The aim of the study was to investigate the motor excitability in patients affected by unilateral ischemic stroke during the acute period and the recovery, using paired pulse magnetic stimulation. We studied 10 patients (4 females, 6 males), ranging in age from 56 to 79 years. The stroke was subcortical in four patients and cortical in six patients. We studied the paired pulses magnetic stimulation using first a subthreshold-conditioning stimulus preceding the suprathreshold magnetic stimulus at different interstimulus intervals. In a healthy control group (10 subjects), the conditioning stimulus produced a suppression of test motor-evoked potential (MEP) (intracortical inhibition) at short ISI (1-4 ms) while produced facilitation (intracortical facilitation) at long ISI (7-15 ms). Furthermore, other parameters of transcranial magnetic stimulation (TMS) were studied: motor threshold, latency and amplitude of MEP and central conduction time (CCT). The recordings were perfomed within 10 days from the acute event (T1) and after 1 month (T2) from the stroke. During the acute period the intracortical inhibition was significantly reduced in the affected (in those subjects in whom the MEP was present) and in the unaffected hemisphere. Significant asymmetries in motor threshold, MEP latency, MEP amplitude and CCT were noted between the two hemispheres. In five patients with good recovery the intracortical inhibition was abnormal during the early period of recovery (T1) in both hemispheres but showed a significant reduction at the third recording (T2) which was associated with an important clinical improvement. In five patients with incomplete recovery, the intracortical inhibition was persistently abnormal in the affected and unaffected hemisphere. Motor threshold was significantly lower in the unaffected hemisphere than in control group. Mild changes in other TMS parameters were observed in both groups. The data suggest changes in motor excitability in both hemispheres in patients affected by stroke. Changes in intracortical excitability in the affected hemisphere seem to be related to the amount of motor recovery, suggesting a different hypothesis related to the time course and the kind of the recovery.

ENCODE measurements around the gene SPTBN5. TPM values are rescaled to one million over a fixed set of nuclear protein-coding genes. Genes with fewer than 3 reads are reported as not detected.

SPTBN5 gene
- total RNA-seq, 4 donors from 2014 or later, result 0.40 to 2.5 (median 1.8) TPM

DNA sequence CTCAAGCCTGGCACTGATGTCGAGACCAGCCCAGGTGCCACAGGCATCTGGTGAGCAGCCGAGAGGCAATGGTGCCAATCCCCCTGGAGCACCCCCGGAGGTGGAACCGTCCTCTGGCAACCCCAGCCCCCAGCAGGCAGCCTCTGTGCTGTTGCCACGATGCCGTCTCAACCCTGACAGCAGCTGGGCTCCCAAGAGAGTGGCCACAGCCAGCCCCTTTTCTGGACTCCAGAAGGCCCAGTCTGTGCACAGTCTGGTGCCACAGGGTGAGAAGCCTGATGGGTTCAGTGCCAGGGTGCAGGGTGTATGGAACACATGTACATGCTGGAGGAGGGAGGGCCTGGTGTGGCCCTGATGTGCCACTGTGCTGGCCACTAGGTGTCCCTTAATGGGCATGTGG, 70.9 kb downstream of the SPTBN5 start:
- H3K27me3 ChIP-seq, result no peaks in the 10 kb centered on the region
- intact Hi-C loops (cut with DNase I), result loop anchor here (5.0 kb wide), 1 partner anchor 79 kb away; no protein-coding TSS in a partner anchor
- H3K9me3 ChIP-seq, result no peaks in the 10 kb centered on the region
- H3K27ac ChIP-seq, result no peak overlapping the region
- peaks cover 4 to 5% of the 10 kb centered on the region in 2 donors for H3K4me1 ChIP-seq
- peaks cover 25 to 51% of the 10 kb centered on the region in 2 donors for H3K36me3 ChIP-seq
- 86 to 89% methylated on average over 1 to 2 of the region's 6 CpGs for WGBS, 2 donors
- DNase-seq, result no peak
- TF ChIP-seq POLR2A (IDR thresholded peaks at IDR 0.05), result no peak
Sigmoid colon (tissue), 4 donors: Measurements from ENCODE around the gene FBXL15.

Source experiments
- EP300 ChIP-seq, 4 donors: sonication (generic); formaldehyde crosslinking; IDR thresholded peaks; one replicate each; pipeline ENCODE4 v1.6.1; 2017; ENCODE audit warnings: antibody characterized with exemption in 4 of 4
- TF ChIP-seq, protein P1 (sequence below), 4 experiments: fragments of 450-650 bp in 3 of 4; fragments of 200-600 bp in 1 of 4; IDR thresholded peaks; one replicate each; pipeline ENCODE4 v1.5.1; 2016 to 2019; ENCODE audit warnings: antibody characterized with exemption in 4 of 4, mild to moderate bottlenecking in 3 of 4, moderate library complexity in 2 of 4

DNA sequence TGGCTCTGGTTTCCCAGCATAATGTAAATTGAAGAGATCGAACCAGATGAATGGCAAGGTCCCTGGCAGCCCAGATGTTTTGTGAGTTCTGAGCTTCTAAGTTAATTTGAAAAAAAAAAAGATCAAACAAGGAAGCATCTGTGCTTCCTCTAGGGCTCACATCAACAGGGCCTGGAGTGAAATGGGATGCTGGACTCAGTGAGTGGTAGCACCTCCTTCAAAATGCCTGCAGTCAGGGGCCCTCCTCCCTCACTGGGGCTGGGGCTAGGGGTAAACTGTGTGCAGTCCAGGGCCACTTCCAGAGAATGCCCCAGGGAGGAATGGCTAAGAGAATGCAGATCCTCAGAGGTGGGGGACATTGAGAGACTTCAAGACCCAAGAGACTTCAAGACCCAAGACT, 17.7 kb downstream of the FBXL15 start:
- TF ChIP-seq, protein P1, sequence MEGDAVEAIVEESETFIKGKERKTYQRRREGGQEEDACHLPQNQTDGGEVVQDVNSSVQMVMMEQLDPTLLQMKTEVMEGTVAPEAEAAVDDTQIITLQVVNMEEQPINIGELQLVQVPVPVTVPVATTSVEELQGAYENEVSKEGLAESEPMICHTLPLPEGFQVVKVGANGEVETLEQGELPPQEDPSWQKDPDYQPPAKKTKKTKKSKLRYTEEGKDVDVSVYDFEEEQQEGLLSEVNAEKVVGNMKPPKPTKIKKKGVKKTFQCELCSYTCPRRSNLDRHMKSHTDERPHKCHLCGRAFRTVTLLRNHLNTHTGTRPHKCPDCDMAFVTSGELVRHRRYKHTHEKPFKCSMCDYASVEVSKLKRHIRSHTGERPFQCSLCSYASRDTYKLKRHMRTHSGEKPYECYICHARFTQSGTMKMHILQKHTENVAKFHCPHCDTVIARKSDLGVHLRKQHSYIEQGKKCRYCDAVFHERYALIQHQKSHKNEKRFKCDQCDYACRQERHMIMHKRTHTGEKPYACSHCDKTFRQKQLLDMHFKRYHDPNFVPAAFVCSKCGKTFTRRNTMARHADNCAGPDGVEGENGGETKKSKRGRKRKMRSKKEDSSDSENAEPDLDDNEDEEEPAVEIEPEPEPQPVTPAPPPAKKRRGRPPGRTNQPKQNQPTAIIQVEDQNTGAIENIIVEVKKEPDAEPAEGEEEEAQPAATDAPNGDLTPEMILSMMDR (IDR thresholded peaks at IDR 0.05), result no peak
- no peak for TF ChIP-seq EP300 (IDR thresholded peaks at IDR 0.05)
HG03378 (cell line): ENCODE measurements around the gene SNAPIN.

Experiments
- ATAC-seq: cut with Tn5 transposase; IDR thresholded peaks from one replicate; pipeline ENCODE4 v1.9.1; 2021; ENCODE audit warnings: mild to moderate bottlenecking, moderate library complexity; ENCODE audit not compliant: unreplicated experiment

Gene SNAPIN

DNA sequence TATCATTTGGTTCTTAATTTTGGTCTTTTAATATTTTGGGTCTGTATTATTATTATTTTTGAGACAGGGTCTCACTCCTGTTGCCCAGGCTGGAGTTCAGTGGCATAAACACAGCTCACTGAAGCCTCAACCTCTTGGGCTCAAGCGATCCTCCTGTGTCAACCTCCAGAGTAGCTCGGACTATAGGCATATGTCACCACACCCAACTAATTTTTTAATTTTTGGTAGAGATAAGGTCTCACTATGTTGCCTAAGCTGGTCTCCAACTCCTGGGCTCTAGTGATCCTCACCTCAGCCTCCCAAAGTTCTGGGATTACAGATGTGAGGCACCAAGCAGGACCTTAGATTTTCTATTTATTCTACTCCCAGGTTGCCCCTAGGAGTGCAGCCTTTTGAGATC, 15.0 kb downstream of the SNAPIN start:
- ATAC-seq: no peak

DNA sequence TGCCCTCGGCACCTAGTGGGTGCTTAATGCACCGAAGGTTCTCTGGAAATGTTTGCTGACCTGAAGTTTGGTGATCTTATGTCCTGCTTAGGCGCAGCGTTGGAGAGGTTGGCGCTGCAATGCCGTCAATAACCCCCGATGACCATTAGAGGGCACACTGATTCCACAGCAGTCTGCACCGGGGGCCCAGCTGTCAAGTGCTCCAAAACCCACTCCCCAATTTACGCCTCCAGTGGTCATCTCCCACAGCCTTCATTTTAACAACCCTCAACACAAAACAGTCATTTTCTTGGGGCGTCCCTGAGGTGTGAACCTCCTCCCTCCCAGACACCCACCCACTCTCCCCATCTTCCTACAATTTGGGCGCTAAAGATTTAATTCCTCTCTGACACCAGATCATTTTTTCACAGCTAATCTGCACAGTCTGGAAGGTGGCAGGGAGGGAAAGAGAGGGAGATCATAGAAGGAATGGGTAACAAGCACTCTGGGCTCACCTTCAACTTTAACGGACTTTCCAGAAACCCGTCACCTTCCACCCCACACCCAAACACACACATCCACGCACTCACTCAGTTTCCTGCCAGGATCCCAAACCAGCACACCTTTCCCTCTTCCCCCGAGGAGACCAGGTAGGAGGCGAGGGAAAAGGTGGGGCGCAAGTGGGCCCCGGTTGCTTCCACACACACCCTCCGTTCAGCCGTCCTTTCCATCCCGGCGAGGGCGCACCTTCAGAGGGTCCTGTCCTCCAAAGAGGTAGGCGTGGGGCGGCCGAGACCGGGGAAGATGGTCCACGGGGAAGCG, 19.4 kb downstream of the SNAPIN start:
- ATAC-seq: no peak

|Issue number||4 SUPPL.|
|Publication status||Published - 2000|
ASJC Scopus subject areas
- Clinical Neurology